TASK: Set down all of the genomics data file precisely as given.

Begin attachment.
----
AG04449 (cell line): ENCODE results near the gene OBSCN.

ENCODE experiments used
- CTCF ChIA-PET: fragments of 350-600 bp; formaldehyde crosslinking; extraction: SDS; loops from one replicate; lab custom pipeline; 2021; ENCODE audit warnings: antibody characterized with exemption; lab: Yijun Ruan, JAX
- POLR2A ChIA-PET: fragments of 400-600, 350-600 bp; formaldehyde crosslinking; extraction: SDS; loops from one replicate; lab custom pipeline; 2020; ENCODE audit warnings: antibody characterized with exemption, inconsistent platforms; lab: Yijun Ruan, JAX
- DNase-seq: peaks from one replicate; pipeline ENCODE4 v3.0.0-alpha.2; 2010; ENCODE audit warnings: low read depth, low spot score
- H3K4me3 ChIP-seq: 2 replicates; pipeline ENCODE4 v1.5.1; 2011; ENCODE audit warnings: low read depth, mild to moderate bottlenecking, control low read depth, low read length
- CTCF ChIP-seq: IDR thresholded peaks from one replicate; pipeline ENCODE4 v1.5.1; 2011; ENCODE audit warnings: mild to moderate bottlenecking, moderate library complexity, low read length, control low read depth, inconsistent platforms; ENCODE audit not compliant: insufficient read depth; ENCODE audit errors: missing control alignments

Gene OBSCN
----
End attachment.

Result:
AG04449 (cell line): ENCODE results near the gene OBSCN.

ENCODE experiments used
- CTCF ChIA-PET: fragments of 350-600 bp; formaldehyde crosslinking; extraction: SDS; loops from one replicate; lab custom pipeline; 2021; ENCODE audit warnings: antibody characterized with exemption; lab: Yijun Ruan, JAX
- POLR2A ChIA-PET: fragments of 400-600, 350-600 bp; formaldehyde crosslinking; extraction: SDS; loops from one replicate; lab custom pipeline; 2020; ENCODE audit warnings: antibody characterized with exemption, inconsistent platforms; lab: Yijun Ruan, JAX
- DNase-seq: peaks from one replicate; pipeline ENCODE4 v3.0.0-alpha.2; 2010; ENCODE audit warnings: low read depth, low spot score
- H3K4me3 ChIP-seq: 2 replicates; pipeline ENCODE4 v1.5.1; 2011; ENCODE audit warnings: low read depth, mild to moderate bottlenecking, control low read depth, low read length
- CTCF ChIP-seq: IDR thresholded peaks from one replicate; pipeline ENCODE4 v1.5.1; 2011; ENCODE audit warnings: mild to moderate bottlenecking, moderate library complexity, low read length, control low read depth, inconsistent platforms; ENCODE audit not compliant: insufficient read depth; ENCODE audit errors: missing control alignments

Gene OBSCN